On the motion, PMS was seeking production of settlement agreements PMS believed Janssen may have entered into with Apotex and Dr Reddy’s to resolve those respective section 8 actions. The Court refused to order production based on settlement privilege.

The Court emphasized that it “has long been recognized as a policy interest worth fostering that parties be encouraged to resolve their private disputes without recourse to litigation, or, if an action has been commenced, encouraged to effect a compromise without resort to trial” and that settlement privilege “is an effective tool to ameliorate the ‘stubbornly endemic delays’, expense and stress of litigation”.

While there was no evidence of any agreement with Dr Reddy’s or Apotex on the motion, the Court found it “self-evident” that should such agreements exist, they, and the negotiations leading up to them, would be protected by settlement privilege. The Court highlighted the lack of precedent, stating that the parties were unaware, as was the Court, of a decision where a defendant in a section 8 action was obliged to disclose settlement agreements reached with other parties in other section 8 proceedings relating to the same drug.

The Court also dismissed PMS’ argument that Janssen waived its settlement privilege by having plead that had PMS received regulatory approval in the but-for world, several other generics would have also entered the market. The Court held that Janssen was not relying on the fact that, in the real world, it reached a settlement with Apotex and Dr Reddy’s, or the terms of any such agreement, only that certain agreements would have been concluded in the hypothetical but-for world. There was no waiver of privilege.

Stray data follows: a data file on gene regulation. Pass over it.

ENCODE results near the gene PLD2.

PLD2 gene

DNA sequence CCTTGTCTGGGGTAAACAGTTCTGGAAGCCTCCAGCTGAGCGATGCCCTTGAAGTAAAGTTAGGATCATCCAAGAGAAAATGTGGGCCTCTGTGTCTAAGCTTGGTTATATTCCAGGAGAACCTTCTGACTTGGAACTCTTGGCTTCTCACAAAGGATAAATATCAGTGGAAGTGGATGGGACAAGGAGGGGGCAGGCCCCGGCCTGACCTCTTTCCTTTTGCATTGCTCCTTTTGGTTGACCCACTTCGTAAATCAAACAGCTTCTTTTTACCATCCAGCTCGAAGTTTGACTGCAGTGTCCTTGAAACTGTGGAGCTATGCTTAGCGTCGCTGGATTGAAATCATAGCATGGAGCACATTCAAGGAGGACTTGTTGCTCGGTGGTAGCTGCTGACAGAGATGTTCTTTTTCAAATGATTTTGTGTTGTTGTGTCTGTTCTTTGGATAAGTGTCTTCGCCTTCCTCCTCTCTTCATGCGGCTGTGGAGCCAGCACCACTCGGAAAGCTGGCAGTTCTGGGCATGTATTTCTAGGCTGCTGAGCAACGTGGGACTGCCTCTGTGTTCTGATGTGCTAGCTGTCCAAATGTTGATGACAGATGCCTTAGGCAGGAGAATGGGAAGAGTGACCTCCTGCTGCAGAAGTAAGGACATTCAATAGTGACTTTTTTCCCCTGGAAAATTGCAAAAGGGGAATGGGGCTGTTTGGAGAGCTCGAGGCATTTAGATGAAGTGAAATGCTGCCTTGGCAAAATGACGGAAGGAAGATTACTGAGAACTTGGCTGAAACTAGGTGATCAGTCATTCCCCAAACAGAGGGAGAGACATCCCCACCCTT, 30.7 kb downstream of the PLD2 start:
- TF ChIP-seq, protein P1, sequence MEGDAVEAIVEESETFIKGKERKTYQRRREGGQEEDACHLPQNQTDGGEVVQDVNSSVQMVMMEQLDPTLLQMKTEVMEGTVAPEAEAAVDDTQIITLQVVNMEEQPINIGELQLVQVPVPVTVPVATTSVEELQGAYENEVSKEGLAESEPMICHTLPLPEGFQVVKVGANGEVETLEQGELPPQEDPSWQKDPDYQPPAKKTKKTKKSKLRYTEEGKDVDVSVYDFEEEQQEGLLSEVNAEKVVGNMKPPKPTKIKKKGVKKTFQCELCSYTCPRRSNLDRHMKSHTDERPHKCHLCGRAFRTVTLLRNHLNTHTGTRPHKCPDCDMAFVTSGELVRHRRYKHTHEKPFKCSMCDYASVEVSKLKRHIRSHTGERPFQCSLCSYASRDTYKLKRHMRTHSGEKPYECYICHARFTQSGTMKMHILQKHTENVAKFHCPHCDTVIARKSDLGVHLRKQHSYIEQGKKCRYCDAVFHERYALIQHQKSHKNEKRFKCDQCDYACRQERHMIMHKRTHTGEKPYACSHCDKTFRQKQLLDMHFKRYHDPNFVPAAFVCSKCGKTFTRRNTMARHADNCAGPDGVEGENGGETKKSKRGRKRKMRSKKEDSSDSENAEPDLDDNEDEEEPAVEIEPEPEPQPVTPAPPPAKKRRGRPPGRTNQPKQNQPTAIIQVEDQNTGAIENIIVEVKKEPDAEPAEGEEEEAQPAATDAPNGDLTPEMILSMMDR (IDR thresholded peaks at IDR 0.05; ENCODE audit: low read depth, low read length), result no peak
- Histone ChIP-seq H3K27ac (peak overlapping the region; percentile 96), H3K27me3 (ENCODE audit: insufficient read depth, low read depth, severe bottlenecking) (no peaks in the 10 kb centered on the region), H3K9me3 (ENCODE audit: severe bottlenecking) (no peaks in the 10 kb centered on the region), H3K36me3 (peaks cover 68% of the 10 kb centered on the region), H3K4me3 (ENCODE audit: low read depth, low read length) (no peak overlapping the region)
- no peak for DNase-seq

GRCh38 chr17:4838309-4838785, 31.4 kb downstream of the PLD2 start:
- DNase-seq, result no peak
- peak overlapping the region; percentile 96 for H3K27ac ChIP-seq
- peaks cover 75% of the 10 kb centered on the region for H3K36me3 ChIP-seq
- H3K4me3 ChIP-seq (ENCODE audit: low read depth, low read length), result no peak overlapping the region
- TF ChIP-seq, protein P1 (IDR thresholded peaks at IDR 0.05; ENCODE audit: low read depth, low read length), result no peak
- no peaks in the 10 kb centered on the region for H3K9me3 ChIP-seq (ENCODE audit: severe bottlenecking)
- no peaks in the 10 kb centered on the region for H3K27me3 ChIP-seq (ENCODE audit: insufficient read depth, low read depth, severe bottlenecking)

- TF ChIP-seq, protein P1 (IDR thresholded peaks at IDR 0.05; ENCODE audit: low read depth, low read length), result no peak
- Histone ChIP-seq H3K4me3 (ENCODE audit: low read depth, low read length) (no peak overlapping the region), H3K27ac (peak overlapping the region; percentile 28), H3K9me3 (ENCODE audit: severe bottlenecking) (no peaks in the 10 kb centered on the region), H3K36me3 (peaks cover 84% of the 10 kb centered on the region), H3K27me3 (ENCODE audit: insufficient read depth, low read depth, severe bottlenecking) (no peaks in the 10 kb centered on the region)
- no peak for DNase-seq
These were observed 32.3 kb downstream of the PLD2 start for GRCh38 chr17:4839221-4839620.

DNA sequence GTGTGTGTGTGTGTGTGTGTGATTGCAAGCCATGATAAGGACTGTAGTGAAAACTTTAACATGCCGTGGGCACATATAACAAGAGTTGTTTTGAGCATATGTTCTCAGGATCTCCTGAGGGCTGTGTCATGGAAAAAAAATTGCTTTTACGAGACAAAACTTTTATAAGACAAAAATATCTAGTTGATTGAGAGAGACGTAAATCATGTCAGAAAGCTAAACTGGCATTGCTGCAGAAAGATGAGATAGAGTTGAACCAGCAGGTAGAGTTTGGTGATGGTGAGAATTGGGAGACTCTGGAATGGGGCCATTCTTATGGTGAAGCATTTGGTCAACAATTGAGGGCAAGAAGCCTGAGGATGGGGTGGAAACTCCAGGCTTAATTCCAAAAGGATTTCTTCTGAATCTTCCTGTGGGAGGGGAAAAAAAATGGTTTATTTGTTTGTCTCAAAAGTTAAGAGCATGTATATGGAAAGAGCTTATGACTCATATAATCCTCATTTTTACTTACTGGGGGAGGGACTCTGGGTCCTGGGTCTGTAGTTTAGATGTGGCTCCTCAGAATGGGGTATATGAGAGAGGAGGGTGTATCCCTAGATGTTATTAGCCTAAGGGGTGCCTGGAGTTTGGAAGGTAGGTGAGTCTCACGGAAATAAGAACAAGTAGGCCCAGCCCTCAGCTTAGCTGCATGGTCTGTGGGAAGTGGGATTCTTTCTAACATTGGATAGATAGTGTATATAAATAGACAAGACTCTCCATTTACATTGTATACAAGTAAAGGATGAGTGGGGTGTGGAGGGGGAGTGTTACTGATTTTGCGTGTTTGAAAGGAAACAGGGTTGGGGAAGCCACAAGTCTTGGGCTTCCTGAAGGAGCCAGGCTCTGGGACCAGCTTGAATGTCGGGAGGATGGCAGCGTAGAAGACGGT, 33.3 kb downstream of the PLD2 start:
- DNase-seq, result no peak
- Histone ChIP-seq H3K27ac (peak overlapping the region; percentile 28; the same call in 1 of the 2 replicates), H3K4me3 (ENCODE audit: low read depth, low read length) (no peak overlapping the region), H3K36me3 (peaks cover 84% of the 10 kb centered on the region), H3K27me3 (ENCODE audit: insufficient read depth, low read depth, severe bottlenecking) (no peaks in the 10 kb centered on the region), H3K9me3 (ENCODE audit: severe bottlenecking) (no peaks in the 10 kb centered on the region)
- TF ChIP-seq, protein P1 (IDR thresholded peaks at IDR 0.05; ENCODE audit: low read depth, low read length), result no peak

Cooperation Agreements

PMS also moved for production of purported cooperation agreements. PMS believed that Apotex and Dr Reddy’s were assisting Janssen in the PMS section 8 action. PMS argued that if there were cooperation agreements in place, then those agreements would be relevant to the weight to be attributed to any evidence about the actions of Apotex and Dr Reddy’s in the but-for world (such as the willingness and ability of Apotex and Dr Reddy’s to enter the abiraterone market, as asserted by Janssen).

PMS argued that as a general principle, cooperation agreements must be disclosed. The Court dismissed this argument, distinguishing the authorities referred to by PMS, particularly on the basis that they did not address a cooperation agreement with a non-party as in this instance. While in multi-party litigation, agreements between various parties within the same action may change the adversarial relationship and significant unfairness could result from a lack of disclosure, the same is not the case with non-party agreements. The Court held that PMS could not force production and information about any cooperation agreements. In this regard the Court found the questions dealing with cooperation agreements were properly refused. The Court also held that in any event, PMS could ask questions on cross-examination at trial as to the circumstances leading to the testimony, including whether the evidence was voluntary or truly compelled by subpoena.